‘Tis the Season to be Sanding
Although the holiday season may be behind us, winter is definitely just getting started. For many of us that means sleet, snow, and freezing rain. Whether working from home or traveling to your job, everyone needs to be prepared to treat the slippery conditions that are common in parking areas and on walkways. Slip and fall injuries continue to be a serious safety issue we just cannot ignore.
There are many products on the market that can be used for deicing and/or traction enhancement. Effectiveness varies as does cost and ease of application. Regardless of which product is used there are a few fundamental truths. None of them work if they are not applied, reapplication is often required for any extended benefit, and engaging many people in the effort will certainly result in better outcomes. Developing a plan and assigning those responsible for carrying out the plan consistently is a starting point. Our previous post, “Target Mapping to Prevent Slips, Trips, and Falls” contains information that will help you identify problem areas where deicing efforts should be focused. Determining the right product and the method of application comes next.
For generations sand has been the standard for traction enhancement in winter weather. It is likely the least expensive product, is effective at any temperature, and is more environmentally friendly than other products. However, sand simply increases the coefficient of friction and does not actually melt snow or ice. Bulk storage takes up a lot of space as well. Many businesses struggle with sand cleanup as it is tracked into buildings or garages and come spring, you’ll have a cleanup project to undertake wherever it was applied.
Rock Salt (Sodium Chloride, NaCL), the most commonly used deicer that has been a staple for melting ice/snow for years. Salt is also a relatively inexpensive product that will effectively melt snow and ice down to 0 F. It can also have a traction enhancing property below zero degrees although it will not melt ice or snow at those colder temperatures.
But, as we know, salt can be corrosive to concrete and steel, and can burn vegetation near application areas. Melting snow will dilute salt and require reapplication, and the runoff can affect fresh water sources such as streams and ponds. Lastly, rock salt can be painful to animals’ paws. Keep the office dog away from areas where salt has been applied. It can also cause stomach upset and diarrhea if the salt is licked off the paws by the animal. Pet friendly deicers are readily available although significantly more expensive and effectiveness varies. These chemical mixtures generally include magnesium chloride, calcium magnesium acetate (CMA), and urea. Although marketed as “pet friendly” they can still be irritating for dogs- they are simply less irritating than pure salt.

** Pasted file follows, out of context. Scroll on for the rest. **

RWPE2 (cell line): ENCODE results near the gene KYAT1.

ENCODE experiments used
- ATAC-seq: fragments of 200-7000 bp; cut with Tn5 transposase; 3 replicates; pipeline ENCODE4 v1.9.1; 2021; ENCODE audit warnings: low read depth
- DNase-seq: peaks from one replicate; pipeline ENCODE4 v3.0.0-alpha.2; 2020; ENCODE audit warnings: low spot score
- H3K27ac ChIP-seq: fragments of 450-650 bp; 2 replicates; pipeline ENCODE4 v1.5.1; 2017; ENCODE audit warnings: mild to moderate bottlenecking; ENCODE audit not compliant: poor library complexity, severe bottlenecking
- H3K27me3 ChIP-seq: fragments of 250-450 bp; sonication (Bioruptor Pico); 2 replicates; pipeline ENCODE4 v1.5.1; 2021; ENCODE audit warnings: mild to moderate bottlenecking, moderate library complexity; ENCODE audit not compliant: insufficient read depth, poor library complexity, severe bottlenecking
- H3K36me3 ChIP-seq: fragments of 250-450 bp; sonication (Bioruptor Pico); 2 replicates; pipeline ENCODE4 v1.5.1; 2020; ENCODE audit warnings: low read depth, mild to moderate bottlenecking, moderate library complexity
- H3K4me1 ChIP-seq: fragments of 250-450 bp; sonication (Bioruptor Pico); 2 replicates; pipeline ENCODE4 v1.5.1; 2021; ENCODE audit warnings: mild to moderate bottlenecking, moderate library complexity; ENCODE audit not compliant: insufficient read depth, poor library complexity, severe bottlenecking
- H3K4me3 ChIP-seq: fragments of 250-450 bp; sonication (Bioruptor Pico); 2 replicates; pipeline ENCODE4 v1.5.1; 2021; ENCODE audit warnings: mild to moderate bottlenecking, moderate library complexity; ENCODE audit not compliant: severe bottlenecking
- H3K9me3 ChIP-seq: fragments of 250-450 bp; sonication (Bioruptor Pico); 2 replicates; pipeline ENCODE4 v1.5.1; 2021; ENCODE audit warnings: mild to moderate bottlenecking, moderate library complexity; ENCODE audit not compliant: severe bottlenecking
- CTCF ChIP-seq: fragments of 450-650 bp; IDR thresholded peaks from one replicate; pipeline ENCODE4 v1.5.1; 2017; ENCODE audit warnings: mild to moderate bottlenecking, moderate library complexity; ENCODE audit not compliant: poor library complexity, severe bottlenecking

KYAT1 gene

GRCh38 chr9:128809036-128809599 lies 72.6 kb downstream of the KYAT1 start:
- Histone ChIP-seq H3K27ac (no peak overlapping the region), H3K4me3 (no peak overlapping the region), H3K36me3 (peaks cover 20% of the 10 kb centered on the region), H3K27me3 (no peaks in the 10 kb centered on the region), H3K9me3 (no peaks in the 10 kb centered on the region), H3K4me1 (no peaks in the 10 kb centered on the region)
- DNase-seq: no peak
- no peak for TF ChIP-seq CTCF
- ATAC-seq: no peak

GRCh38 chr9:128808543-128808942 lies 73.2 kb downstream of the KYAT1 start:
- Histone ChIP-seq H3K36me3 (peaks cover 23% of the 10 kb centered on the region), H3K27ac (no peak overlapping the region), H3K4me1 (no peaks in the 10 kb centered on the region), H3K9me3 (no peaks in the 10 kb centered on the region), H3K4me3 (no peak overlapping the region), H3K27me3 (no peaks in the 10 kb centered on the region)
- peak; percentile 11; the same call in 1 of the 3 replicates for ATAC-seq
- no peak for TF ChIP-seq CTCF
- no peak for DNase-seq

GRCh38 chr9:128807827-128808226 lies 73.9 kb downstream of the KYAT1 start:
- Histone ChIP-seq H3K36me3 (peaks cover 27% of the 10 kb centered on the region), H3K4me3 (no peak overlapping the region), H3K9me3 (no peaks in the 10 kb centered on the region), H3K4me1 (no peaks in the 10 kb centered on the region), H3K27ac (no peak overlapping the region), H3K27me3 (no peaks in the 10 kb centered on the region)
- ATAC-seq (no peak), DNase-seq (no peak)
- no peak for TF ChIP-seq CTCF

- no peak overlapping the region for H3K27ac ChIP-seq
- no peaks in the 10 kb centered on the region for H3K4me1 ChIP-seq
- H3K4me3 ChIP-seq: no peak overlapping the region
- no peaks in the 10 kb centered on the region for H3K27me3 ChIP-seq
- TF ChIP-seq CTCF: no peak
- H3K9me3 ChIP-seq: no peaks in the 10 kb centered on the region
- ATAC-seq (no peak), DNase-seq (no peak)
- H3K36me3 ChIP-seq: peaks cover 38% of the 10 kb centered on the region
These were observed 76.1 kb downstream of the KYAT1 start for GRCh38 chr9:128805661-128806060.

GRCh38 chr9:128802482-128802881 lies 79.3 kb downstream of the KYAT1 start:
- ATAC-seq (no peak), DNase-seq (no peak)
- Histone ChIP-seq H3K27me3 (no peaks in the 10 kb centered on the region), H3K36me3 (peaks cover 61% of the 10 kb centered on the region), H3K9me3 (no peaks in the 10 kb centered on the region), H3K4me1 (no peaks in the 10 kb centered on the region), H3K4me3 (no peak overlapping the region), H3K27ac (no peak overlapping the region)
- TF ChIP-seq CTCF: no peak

Liquid deicers are not new to the market and we tend to see road crews utilizing liquid deicers more and more. Chemical compounds vary but include CMA, magnesium chloride, ethylene glycol, or mixtures of these chemicals. They vary in toxicity and effectiveness, but often claim to be effective down to -20 F. Less space is required for storage and they do penetrate surfaces and stay in place longer than salt or sand. Environmental impact also varies and corrosion to vehicles and damage to interior flooring (as it is tracked inside) is a significant drawback for some of these liquids.
So, what is the best solution? Unfortunately, there isn’t a magic bullet. Each product has its merits and down falls. The best solution begins with talking to a snow removal expert to see what product, or combination of products will work best for you and your facility. Then implementing a comprehensive plan that includes plowing and shoveling of all parking areas and walking surfaces, treating surfaces as needed, using signage to increase awareness, and engaging all employees in this safety effort. Providing small containers of ice melt at doorways so it’s readily available to any person entering or leaving the building can also make a huge difference.
Lastly, traction enhancing devices such as the K1 ice cleat can significantly reduce the likelihood of slipping and falling on the ice this winter. These ice cleats are a great addition to your company’s winter preparedness plan. They provide extra traction in snow/ice and can be easily rotated when entering a building or vehicle. There is no need to remove the cleats making consistent use more likely. MEMIC policyholders are eligible for discount pricing; for more information contact us at SafetyDirector@memic.com.
For additional information on winter safety and slip/fall prevention check out these resources: OSHA Winter Weather, MEMIC’s Winter Safety, or Ice Alert Pedestrian Safety.